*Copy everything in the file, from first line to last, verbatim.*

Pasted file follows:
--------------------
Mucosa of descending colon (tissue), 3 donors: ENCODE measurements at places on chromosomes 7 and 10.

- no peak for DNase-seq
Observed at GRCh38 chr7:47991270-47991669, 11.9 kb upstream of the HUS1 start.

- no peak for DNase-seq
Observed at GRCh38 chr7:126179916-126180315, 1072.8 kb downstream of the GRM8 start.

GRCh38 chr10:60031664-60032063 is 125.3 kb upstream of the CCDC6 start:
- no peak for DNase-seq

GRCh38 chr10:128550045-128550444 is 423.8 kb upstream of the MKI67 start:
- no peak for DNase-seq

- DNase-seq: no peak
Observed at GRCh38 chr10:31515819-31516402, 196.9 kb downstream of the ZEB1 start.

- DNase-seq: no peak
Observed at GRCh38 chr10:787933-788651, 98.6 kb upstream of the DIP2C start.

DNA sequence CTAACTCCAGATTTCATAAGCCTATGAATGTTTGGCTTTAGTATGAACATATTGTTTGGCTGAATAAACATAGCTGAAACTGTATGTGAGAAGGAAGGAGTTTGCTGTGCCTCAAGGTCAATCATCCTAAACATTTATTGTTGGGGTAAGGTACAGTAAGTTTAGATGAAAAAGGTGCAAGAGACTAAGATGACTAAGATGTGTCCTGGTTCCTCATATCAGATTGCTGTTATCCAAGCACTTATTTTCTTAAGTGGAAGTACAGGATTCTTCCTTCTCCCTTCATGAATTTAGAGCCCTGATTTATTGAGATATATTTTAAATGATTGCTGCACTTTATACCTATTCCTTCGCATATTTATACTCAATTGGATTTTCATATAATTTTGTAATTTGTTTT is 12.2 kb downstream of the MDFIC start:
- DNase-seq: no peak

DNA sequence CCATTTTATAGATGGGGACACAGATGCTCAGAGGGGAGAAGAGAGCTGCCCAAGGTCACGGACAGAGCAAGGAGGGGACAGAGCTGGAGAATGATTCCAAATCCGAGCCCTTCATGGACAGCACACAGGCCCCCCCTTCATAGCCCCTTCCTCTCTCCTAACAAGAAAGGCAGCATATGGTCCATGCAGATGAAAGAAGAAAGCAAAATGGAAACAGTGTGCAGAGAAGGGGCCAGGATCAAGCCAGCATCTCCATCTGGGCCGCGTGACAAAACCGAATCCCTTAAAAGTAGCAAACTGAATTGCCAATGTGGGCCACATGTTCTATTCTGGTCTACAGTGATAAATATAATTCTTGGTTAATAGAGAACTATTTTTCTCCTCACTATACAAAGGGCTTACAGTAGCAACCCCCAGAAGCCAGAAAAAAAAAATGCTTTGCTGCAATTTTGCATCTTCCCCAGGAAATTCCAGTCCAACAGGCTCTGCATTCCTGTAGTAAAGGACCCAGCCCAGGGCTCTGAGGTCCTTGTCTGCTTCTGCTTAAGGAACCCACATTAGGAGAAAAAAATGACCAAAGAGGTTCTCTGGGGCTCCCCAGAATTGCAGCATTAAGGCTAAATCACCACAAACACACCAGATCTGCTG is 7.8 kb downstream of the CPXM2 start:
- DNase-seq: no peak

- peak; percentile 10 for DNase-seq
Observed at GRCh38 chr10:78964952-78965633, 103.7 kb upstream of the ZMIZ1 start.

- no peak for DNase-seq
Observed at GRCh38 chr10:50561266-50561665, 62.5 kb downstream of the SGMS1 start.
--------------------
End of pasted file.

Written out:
Mucosa of descending colon (tissue), 3 donors: ENCODE measurements at places on chromosomes 7 and 10.

- no peak for DNase-seq
Observed at GRCh38 chr7:47991270-47991669, 11.9 kb upstream of the HUS1 start.

- no peak for DNase-seq
Observed at GRCh38 chr7:126179916-126180315, 1072.8 kb downstream of the GRM8 start.

GRCh38 chr10:60031664-60032063 is 125.3 kb upstream of the CCDC6 start:
- no peak for DNase-seq

GRCh38 chr10:128550045-128550444 is 423.8 kb upstream of the MKI67 start:
- no peak for DNase-seq

- DNase-seq: no peak
Observed at GRCh38 chr10:31515819-31516402, 196.9 kb downstream of the ZEB1 start.

- DNase-seq: no peak
Observed at GRCh38 chr10:787933-788651, 98.6 kb upstream of the DIP2C start.

DNA sequence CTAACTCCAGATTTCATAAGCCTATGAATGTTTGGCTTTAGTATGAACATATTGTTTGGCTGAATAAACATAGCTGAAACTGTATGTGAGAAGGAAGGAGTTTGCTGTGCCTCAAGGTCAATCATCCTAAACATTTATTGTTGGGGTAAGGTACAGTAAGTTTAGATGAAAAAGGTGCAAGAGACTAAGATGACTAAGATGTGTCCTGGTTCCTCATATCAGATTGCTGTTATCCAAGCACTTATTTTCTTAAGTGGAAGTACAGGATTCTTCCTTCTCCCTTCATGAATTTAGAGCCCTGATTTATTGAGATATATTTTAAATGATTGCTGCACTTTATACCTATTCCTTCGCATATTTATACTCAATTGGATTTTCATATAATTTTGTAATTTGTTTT is 12.2 kb downstream of the MDFIC start:
- DNase-seq: no peak

DNA sequence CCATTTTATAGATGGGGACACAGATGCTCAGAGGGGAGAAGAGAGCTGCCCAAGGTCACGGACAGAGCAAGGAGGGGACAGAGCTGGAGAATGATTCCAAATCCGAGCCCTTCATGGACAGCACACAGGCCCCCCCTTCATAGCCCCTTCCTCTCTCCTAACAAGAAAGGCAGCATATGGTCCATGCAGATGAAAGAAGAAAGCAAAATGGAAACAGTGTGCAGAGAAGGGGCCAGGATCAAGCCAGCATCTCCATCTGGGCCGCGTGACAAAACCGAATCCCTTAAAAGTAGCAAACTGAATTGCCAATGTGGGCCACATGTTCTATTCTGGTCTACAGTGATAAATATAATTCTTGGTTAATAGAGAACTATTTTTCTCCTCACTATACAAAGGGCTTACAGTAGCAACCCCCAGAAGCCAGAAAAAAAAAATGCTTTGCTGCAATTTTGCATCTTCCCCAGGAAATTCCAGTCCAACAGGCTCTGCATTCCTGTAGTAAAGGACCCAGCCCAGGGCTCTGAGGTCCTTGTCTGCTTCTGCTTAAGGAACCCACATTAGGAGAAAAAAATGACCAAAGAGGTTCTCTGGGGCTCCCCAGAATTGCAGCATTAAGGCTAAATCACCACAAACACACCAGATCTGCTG is 7.8 kb downstream of the CPXM2 start:
- DNase-seq: no peak

- peak; percentile 10 for DNase-seq
Observed at GRCh38 chr10:78964952-78965633, 103.7 kb upstream of the ZMIZ1 start.

- no peak for DNase-seq
Observed at GRCh38 chr10:50561266-50561665, 62.5 kb downstream of the SGMS1 start.